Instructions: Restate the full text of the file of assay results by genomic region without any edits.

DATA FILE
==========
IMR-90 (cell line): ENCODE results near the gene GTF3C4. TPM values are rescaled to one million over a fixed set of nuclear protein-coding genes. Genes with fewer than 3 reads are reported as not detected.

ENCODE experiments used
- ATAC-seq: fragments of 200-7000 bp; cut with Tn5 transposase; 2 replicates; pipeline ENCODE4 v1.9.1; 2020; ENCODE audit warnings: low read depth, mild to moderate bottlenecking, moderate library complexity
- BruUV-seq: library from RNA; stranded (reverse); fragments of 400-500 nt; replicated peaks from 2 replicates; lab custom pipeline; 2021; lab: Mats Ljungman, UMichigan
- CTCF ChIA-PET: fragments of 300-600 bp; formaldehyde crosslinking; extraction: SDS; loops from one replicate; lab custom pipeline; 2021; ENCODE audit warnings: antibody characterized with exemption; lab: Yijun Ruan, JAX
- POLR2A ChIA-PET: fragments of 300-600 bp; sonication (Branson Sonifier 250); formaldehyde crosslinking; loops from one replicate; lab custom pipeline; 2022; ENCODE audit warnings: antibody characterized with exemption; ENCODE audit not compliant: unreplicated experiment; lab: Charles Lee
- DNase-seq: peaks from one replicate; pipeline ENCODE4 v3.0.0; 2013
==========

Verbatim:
IMR-90 (cell line): ENCODE results near the gene GTF3C4. TPM values are rescaled to one million over a fixed set of nuclear protein-coding genes. Genes with fewer than 3 reads are reported as not detected.

ENCODE experiments used
- ATAC-seq: fragments of 200-7000 bp; cut with Tn5 transposase; 2 replicates; pipeline ENCODE4 v1.9.1; 2020; ENCODE audit warnings: low read depth, mild to moderate bottlenecking, moderate library complexity
- BruUV-seq: library from RNA; stranded (reverse); fragments of 400-500 nt; replicated peaks from 2 replicates; lab custom pipeline; 2021; lab: Mats Ljungman, UMichigan
- CTCF ChIA-PET: fragments of 300-600 bp; formaldehyde crosslinking; extraction: SDS; loops from one replicate; lab custom pipeline; 2021; ENCODE audit warnings: antibody characterized with exemption; lab: Yijun Ruan, JAX
- POLR2A ChIA-PET: fragments of 300-600 bp; sonication (Branson Sonifier 250); formaldehyde crosslinking; loops from one replicate; lab custom pipeline; 2022; ENCODE audit warnings: antibody characterized with exemption; ENCODE audit not compliant: unreplicated experiment; lab: Charles Lee
- DNase-seq: peaks from one replicate; pipeline ENCODE4 v3.0.0; 2013